While the pandemic is far from over, many of us are hopeful that 2022 is the year we’ll finally be able to broaden our travel horizons again. Travel publishers are releasing their annual recommendations of where to travel in the year ahead. Lonely Planet got in there at the start of November, offering up Slovenia, Oman and Mauritius, and now it’s the turn of travel chronicler National Geographic.
For its 2022 list, National Geographic’s editorial teams around the world have selected 25 “must see” destinations. These are spread across five categories — nature, adventure, culture, sustainability and family — with a focus on national parks and wildlife, outdoor activities and experience, green travel and multigenerational trips. This year’s list celebrates a number of World Heritage sites in honour of UNESCO’s 50 years of helping to safeguard cultural and natural treasures.
Reflect and regroup
“In many ways, the pandemic provided a moment for travelers and communities around the world to reflect and regroup on how we explore the world,” says George Stone, executive editor of National Geographic Travel.
“With this year’s list, Nat Geo takes a look at what’s different, new, and inspiring – from the new Seine River bike trail in France to Chimanimani National Park, a new national park in Mozambique that signals the country’s environmental commitment.”
Explore the highlights of Hokkaido, the northern-most island of Japan and a paradise for nature lovers.
Keeping it cultured
In the culture category, Procida, a little island off the coast of Naples, is an Italian Capital of Culture for 2022, while London’s legendary music hub Tin Pan Alley has had a recent resurgence, with the opening of three new music venues.
Hokkaido, Japan’s northernmost island, is renowned for its natural beauty, stunning waterfalls and rich wildlife, but also for the unique heritage of its indigenous Ainu people.
For Sustainability, National Geographic’s picks include Ecuador’s Yasuni National Park, a biosphere reserve in the Amazon which is currently under threat – just last week parts of the forest were cleared for an oil road and pipelines.
In Poland, the post-socialist industrial town of Łódź has become a thriving center of alternative culture, business and finance. The cotton factories that pepper its cityscape have been repurposed as galleries, museums, convention halls and and community centers, while its downtown is dressed up with striking murals.
Getting the nature nod, Namibia’s Caprivi Strip is an up-and-coming safari destination. Once off limits due to the long border war that plagued this region, safari camps and lodges are now sprouting up. Visitors can enjoy several large national parks, plenty of navigable waterways, and an impressively high ratio of wildlife to human residents
The ancient waters of Lake Baikal, known as Russia’s “Sacred Sea,” are bigger than all the Great Lakes of North American combined, and it makes up close to a quarter of our planet’s freshwater reserves.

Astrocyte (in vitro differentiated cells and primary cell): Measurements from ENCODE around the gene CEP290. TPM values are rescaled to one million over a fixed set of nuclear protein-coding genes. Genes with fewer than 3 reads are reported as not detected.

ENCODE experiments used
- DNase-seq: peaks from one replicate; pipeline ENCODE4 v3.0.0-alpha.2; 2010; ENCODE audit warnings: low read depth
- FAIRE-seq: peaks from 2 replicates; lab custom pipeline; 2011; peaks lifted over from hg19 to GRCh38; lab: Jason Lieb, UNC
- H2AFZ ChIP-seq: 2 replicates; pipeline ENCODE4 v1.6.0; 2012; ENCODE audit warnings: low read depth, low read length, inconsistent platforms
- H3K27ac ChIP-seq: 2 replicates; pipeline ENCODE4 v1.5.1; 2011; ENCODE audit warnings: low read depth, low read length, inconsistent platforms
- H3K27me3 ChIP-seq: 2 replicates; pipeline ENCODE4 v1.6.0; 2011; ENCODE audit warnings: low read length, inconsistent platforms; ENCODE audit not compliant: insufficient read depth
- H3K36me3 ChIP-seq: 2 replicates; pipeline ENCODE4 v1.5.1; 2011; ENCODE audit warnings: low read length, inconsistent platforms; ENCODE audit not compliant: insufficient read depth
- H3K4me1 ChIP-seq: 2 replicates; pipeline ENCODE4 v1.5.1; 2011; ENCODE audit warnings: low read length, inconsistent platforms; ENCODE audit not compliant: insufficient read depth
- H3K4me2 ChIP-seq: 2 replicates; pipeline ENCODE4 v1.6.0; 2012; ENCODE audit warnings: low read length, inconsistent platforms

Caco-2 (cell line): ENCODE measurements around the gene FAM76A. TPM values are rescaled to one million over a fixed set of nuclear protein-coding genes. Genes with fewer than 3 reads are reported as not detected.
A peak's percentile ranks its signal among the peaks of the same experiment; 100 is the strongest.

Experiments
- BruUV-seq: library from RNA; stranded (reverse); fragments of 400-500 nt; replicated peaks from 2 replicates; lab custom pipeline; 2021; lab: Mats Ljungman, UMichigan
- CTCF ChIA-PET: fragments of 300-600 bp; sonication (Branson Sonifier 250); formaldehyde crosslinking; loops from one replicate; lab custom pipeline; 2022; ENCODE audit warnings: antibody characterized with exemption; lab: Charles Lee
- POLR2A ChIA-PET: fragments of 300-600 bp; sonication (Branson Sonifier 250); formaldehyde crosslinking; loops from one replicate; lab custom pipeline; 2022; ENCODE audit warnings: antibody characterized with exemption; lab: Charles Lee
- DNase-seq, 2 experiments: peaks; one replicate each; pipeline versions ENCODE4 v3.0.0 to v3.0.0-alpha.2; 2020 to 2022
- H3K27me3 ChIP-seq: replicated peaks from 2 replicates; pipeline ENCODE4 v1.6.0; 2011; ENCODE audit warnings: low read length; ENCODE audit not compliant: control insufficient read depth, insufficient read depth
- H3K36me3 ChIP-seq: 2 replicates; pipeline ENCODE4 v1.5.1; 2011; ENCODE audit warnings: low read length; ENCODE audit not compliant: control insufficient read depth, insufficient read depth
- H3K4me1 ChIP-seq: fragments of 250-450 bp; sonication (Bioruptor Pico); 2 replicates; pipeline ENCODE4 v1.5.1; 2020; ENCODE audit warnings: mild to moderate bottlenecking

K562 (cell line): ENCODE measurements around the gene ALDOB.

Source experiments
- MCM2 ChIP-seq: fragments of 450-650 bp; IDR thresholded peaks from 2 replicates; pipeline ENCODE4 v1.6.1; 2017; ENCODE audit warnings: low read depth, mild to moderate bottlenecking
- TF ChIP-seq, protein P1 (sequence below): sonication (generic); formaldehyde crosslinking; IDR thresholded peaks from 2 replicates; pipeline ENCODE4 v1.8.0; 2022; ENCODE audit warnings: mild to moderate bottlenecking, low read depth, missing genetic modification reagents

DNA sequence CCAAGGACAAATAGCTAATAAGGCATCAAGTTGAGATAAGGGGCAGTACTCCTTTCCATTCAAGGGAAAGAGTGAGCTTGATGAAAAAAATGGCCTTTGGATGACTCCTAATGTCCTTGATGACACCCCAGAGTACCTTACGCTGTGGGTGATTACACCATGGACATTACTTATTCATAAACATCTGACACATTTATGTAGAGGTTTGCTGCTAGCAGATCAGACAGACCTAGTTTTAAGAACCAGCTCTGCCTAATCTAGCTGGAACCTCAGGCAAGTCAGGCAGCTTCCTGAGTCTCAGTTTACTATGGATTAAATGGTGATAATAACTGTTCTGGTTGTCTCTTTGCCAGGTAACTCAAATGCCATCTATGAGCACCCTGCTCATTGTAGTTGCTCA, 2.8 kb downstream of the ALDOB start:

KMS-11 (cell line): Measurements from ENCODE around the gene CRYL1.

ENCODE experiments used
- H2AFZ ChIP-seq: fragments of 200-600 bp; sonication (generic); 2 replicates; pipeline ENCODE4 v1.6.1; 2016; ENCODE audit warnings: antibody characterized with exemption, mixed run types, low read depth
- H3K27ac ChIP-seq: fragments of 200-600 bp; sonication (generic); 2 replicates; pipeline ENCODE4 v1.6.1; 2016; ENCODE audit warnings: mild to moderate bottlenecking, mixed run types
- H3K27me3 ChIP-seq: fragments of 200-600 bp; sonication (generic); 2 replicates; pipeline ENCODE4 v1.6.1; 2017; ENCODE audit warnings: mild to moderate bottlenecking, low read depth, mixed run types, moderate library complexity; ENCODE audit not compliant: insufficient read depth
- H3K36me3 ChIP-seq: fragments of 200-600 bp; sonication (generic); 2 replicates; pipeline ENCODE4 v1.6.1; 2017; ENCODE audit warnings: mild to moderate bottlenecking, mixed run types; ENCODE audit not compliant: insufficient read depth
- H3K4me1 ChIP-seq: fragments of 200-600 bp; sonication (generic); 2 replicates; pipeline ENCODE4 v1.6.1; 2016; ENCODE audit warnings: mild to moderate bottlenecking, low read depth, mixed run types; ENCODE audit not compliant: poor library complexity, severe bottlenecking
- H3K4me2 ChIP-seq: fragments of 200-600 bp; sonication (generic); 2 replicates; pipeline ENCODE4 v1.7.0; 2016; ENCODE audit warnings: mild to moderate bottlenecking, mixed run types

Tourism here is not without controversy: It’s currently the stage for a fierce battle between the state, a local population dependent on tourist income, and environmentalists concerned about mass development damaging its delicate ecosystem.
Help save a natural wonder. Baikal is so vast and deep, many locals call it a sea. Covering some 12,200 square miles and with an average depth of 2,442 feet, the massive lake is a natural wonder. It’s also in serious trouble. Despite being named a UNESCO World Heritage site in 1996, Lake Baikal has experienced ongoing pollution, the recent weakening of government protections, and new threats, such as large-scale tourism development. As a result, the International Union for Conservation of Nature deemed the lake’s environmental World Heritage Outlook of “significant concern” in 2020.
How to help
Visitors can help safeguard the lake and its varied landscapes—including tundra, steppe, boreal forest, and virgin beaches—by volunteering with Great Baikal Trail Association, the nonprofit environmental group creating a hiking route around the lake. “Volunteering helps protect Lake Baikal nature by developing ecotourism infrastructure,” says association president Elena Chubakova.
Hiking the trail is a planet-friendly way to spot some of the 1,200 Lake Baikal plant and animal species found nowhere else on Earth, such as the nerpa, the world’s only exclusively freshwater seal. Go with Nat Geo: Journey across Russia on one of the world’s legendary railways. —Victoria Meleshko, National Geographic Traveler Russia
Adventure seekers are recommended to try the new 420-kilometer-long La Seine à Vélo bike route which runs from Paris to the Normandy sea. Or if hiking is more your thing, there’s the 147-kilometer-long Sentier Nepisiguit Mi’gmaq wilderness trail in New Brunswick, Canada. It follows the Nepisiguit River from Daly Point’s Nature Reserve to Mount Carleton Provincial Park.
Skiers and snowboarders should make their way instead to Colorado’s Arapahoe Basin, a high-elevation resort with runs for experts as well as beginners.
For family trips with loved ones, National Geographic’s picks include Turkey’s sweeping southwest coastline, a lesser known Mediterranean delight which was known in ancient times as Lycia. Sailing is the perfect way to explore its secluded bays and coves.
Another sun-seeking option is Bonaire -known, along with Aruba and Curaçao, as one of the ABC islands -which is close to South America and a little outside of what’s considered the hurricane belt. The snorkeling and diving is particularly good in its pristine waters, where underwater visibility can exceed 30 meters, allowing wonderful views of coral reef and forgotten shipwrecks.
For the full list visit National Geographic’s Best of the World list
See our list of other National Geographic trips
After your bike adventure through France why not add on a canal boating holiday in Brittany?